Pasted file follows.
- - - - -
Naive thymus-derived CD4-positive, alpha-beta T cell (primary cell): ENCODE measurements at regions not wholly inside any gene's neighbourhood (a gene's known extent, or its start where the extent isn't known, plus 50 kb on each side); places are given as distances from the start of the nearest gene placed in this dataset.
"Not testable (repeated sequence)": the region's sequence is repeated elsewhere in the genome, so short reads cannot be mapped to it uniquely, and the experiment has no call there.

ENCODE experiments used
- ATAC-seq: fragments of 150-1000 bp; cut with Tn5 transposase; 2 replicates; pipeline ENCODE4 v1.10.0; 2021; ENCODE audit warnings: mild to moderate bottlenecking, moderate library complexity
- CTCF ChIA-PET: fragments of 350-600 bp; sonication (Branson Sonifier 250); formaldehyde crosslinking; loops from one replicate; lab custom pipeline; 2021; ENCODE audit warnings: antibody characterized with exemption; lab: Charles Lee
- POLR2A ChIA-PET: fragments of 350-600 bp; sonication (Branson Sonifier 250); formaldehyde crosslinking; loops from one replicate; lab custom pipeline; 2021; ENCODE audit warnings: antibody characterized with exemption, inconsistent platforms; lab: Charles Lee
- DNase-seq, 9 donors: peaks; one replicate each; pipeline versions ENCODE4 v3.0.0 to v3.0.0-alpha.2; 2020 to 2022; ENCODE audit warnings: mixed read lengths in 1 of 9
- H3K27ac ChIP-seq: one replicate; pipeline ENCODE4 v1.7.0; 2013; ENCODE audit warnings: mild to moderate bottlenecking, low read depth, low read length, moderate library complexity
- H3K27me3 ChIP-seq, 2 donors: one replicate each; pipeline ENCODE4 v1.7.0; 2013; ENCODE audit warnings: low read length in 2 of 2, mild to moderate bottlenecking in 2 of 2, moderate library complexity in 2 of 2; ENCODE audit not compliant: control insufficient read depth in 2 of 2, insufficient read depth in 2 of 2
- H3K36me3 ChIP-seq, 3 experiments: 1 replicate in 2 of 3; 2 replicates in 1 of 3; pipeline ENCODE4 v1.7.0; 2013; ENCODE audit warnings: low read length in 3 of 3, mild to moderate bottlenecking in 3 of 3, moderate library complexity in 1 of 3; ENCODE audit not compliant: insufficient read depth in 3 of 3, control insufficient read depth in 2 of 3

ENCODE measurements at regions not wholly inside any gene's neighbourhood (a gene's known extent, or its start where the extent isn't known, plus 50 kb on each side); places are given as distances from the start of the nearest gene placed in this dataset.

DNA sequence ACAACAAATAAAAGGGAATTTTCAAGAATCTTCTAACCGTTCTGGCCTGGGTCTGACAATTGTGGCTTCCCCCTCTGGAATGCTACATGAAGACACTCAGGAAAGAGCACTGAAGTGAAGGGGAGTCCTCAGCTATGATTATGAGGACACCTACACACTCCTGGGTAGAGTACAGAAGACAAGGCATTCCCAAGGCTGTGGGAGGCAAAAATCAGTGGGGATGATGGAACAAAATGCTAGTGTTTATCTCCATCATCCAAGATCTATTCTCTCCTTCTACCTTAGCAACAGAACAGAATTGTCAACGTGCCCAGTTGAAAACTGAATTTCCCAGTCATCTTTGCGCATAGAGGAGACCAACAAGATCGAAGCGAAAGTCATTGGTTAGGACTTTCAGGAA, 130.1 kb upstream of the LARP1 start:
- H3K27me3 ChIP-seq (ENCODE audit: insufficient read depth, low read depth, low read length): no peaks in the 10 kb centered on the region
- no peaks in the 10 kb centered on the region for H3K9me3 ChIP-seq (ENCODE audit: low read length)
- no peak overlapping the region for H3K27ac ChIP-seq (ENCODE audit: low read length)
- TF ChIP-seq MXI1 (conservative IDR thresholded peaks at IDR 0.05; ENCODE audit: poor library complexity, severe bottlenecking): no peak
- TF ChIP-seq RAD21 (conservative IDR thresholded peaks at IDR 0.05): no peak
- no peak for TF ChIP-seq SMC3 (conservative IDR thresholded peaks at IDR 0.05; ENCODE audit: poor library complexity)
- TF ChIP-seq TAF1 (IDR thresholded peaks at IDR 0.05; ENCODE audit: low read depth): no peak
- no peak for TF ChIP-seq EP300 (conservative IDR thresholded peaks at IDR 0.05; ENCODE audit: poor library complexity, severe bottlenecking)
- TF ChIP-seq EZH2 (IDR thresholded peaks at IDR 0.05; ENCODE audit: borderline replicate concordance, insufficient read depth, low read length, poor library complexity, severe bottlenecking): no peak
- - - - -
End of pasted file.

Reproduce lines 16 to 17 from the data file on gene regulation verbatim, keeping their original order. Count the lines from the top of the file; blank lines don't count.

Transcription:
- TF ChIP-seq MXI1 (conservative IDR thresholded peaks at IDR 0.05; ENCODE audit: poor library complexity, severe bottlenecking): no peak
- TF ChIP-seq RAD21 (conservative IDR thresholded peaks at IDR 0.05): no peak